'New' isn't the only old thing the NDP has to lose
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by L. IAN MacDONALD
The Gazette, Friday, August 14, 2009
The NDP started out as the New Party, and became the New Democratic Party as a kind of afterthought, due to a proposal on the floor its founding convention in 1961.
Nearly half a century later, the party isn't so new anymore, and members are thinking of losing the "new" and just becoming the Democrats. They're going to talk about it on the floor of their policy convention in Halifax this weekend.
Then they wouldn't be the Dippers anymore, they'd be the Dems. It might be worth doing for that alone. I mean, how would you like your party to be known as the Dippers?
And could they lose the orange at the same time? "That's not a constitutional change," says Brad Lavigne, the NDP's national director. "We can change the colour any time."
A name change, that's different. It does mean amending the party's constitution, which requires two-thirds approval. Which is why they're going about this gingerly, giving all the brothers and sisters a say. The most likely outcome is that the matter of a name change will be referred to the party membership in a consultation, a very Canadian compromise.
In terms of media coverage, it's already been a huge success, and in that sense has served its purpose of getting people to talk and write about the NDP in the dog days of summer.
"It's the means, not the end, to a discussion of the future of social democracy in this country," Lavigne says.
But this is an important branding issue, and no one knows it better than Lavigne. He used to be party leader Jack Layton's communications director, a much easier job than the one he agreed to take on, at the leader's request, after last October's election.
In a party known for taking itself far too seriously, Lavigne is famous for an ironic sense of humour that has made him friends on all sides of the House. When the Dippers want to talk to the Conservatives in the back room, Lavigne is often the guy they send in.
Rebranding the NDP as the Democratic Party makes eminent sense from a marketing point of view. It's less clunky, less wordy, in both languages. Besides, there's been nothing new about the New Democrats since Ed Broadbent's time, and that's 20 years ago.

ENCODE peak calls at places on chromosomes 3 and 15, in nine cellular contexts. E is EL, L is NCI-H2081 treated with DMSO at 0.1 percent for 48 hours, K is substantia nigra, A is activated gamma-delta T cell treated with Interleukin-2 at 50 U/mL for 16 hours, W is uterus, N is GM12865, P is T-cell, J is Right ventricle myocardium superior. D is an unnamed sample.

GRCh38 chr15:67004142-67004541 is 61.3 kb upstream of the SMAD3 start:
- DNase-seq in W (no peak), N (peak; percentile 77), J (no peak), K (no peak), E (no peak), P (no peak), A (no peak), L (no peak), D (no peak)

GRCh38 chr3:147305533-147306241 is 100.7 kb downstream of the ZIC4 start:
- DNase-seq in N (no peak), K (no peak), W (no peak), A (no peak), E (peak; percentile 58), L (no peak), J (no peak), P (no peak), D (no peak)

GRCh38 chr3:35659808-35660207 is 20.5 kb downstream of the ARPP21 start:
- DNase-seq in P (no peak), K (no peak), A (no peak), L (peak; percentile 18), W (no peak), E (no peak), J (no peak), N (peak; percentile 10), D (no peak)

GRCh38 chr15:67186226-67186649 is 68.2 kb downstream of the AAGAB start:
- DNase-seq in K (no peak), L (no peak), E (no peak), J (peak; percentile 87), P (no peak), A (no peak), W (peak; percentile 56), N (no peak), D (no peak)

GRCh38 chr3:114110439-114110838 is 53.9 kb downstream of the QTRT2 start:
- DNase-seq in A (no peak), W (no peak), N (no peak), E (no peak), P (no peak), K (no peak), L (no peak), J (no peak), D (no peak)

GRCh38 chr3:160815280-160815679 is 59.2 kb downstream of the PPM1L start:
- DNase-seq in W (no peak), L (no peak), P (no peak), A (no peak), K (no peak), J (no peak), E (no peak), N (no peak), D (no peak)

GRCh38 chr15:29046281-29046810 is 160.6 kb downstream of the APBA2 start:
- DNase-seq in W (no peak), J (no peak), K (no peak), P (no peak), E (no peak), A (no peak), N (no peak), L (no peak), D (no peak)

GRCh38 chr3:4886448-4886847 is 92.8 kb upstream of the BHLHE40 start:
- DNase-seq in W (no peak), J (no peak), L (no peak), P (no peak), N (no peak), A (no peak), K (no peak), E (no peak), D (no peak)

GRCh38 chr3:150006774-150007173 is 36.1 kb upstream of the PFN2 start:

Which points to a larger problem of a party stuck in the past, a prisoner of its own interest groups, reciting ideas by rote. They're not quite North Korea, but they're not in the age of Obama, either, although they are on Facebook and YouTube.
From its founding, the NDP's problem has always been the perception that it's a creature of organized labour. Indeed, the Canadian Labour Congress was not only present at the creation, but mid-wife at the birth. All these years later, who is giving an opening keynote? Ken Georgetti, president of the CLC.
The affiliation and affinity with the unions is both a blessing and a curse for the NDP. The labour movement, from teachers to public servants, provides the party with a ground game. But every time there's a strike in the public service, from bus drivers in Ottawa to garbage collectors in Toronto, the NDP brand takes a collateral hit. When an NDP leader calls for essential-services legislation, that'll be a new day.
Moving forward on new ideas in, say, health care, is also a problem in a party that raises statues to the founding father, Tommy Douglas.
That being said, there are some leadership opportunities for Layton provided by Michael Ignatieff's vacating the left in a bid to reclaim the Liberals' hold on the centre, where elections are won and lost in this country.
As another NDP insider puts it: "From torture to tar sands, Iggy is giving us a lot of room." Actually, they don't call it the tar sands anymore, it's the oil sands, but the NDP think they can make it stick to Iggy.
The NDP poll numbers cratered after the abortive Three Stooges coalition last December, when voters figured out they were a party to a very Canadian coup. For months afterward, Layton gave a very good impersonation of an angry white guy. But the smile is back on his face, and going into the convention, the NDP numbers in this week's Nanos poll are at 19 per cent, right where they were last election day when they won 37 seats. That's verging on their target of 20 per cent, which would push their seat total into the 40s, where they were in the glory days of Ed Broadbent.
Question: How is that the NDP regularly forms governments in Manitoba and Saskatchewan and, now, even in Nova Scotia, but is never more than a third party, the conscience of the left, in Ottawa? Well, because in those provinces, they have become the party of the centre as well as the left, with things like balanced budgets.
For the federal NDP, getting there would mean leaving a lot of baggage behind, perhaps starting with a name.